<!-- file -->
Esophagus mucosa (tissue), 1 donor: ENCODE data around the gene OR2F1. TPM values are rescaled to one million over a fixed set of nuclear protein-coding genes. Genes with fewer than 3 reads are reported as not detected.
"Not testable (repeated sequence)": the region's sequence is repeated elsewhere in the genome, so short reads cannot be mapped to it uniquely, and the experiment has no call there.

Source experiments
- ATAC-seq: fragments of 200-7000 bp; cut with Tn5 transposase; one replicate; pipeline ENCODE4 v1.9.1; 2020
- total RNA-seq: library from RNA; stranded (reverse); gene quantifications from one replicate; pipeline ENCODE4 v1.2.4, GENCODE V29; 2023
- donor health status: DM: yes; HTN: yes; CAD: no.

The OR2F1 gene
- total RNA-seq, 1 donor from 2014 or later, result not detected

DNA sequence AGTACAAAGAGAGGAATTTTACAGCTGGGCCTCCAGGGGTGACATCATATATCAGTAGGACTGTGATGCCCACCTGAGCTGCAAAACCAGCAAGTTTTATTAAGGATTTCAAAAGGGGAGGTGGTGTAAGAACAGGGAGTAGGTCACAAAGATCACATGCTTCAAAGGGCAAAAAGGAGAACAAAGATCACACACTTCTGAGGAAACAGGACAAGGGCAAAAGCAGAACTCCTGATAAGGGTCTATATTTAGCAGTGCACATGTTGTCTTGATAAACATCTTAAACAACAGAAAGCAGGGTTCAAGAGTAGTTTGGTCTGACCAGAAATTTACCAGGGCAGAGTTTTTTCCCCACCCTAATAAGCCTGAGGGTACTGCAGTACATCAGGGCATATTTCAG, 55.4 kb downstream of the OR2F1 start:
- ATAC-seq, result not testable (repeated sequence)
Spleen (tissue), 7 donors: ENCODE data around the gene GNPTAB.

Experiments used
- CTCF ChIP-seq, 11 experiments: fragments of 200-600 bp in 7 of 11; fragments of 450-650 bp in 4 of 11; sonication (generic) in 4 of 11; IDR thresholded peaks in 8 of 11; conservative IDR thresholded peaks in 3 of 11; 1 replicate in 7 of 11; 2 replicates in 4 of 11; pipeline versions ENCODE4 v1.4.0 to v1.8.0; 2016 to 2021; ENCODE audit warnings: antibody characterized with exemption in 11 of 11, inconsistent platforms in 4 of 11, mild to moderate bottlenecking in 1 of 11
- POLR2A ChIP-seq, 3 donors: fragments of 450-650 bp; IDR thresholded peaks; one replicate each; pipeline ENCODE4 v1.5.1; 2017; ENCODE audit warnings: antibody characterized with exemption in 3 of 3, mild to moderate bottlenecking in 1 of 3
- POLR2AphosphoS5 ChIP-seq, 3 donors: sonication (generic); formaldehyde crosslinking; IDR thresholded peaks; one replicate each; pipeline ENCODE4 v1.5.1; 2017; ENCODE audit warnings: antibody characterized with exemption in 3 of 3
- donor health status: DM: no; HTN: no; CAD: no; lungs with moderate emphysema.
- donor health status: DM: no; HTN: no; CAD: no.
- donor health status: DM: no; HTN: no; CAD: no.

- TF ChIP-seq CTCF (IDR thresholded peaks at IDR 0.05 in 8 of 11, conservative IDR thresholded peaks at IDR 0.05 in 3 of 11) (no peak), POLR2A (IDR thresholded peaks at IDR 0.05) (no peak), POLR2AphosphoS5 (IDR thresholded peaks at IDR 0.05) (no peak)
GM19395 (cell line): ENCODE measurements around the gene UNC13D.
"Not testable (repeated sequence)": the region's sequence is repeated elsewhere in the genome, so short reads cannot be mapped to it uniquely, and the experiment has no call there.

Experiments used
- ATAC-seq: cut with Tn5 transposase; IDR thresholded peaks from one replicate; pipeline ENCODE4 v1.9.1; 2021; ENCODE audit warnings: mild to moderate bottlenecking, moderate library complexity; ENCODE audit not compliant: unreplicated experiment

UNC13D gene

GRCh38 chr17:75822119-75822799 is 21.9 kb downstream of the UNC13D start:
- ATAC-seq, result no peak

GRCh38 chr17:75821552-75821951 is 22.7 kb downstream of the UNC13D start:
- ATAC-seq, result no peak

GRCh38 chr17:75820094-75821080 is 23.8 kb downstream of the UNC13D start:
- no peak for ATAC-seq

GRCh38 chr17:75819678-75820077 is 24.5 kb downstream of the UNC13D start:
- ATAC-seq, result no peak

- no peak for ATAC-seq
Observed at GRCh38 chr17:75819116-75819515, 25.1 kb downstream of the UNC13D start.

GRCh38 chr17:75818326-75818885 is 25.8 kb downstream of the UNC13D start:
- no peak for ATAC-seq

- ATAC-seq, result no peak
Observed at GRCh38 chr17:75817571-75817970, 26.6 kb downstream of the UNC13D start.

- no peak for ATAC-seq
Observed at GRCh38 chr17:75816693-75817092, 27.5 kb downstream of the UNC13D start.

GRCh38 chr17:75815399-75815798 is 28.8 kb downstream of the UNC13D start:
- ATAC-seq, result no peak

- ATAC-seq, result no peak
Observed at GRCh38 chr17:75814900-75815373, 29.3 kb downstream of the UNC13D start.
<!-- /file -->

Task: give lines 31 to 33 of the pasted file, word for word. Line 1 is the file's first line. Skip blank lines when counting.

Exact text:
GRCh38 chr17:75819678-75820077 is 24.5 kb downstream of the UNC13D start:
- ATAC-seq, result no peak

- no peak for ATAC-seq